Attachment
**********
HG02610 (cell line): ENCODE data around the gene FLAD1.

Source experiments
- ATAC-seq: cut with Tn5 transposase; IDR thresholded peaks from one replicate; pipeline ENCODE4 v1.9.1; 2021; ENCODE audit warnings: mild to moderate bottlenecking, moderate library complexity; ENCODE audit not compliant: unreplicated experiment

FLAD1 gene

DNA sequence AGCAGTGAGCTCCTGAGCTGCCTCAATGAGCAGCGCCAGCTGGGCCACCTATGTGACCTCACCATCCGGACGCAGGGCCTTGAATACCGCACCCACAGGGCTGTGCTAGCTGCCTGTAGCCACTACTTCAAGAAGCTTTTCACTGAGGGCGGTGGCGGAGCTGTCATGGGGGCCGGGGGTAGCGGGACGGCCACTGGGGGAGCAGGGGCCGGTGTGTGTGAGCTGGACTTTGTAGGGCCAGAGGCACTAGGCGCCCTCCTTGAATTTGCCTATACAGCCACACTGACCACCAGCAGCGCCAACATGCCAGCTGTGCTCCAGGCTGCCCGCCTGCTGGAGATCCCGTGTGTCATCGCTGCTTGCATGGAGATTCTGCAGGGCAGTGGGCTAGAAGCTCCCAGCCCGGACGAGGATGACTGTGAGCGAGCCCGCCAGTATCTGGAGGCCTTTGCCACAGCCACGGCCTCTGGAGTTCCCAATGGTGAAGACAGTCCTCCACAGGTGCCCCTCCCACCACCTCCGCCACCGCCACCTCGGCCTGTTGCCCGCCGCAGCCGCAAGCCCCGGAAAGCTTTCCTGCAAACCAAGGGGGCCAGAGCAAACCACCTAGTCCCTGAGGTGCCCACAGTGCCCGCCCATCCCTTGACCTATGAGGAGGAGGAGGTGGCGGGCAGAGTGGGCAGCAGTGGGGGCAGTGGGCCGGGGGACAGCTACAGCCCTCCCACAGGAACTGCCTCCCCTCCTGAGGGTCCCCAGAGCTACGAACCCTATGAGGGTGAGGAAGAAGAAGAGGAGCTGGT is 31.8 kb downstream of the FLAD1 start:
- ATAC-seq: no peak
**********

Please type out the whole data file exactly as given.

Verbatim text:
HG02610 (cell line): ENCODE data around the gene FLAD1.

Source experiments
- ATAC-seq: cut with Tn5 transposase; IDR thresholded peaks from one replicate; pipeline ENCODE4 v1.9.1; 2021; ENCODE audit warnings: mild to moderate bottlenecking, moderate library complexity; ENCODE audit not compliant: unreplicated experiment

FLAD1 gene

DNA sequence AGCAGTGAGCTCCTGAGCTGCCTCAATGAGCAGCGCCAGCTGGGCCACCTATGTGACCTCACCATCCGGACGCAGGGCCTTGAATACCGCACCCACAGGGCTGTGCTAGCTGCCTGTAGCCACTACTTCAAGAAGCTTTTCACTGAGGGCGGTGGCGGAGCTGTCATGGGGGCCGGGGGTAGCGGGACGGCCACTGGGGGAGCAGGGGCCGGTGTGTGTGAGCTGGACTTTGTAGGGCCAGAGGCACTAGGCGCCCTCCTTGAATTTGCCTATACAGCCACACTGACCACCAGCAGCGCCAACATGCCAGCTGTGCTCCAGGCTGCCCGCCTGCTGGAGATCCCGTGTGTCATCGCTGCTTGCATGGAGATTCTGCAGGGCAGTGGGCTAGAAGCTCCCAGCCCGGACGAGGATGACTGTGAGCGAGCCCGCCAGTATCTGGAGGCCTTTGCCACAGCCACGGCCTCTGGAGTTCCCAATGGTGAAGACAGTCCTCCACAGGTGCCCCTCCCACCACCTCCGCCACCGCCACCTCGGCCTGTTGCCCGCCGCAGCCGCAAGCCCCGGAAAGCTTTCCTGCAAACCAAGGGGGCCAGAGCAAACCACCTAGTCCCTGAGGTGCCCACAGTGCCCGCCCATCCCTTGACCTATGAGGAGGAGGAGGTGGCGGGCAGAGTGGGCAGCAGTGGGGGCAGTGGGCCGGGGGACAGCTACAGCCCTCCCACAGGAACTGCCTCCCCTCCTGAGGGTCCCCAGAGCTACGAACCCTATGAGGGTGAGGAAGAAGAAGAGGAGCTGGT is 31.8 kb downstream of the FLAD1 start:
- ATAC-seq: no peak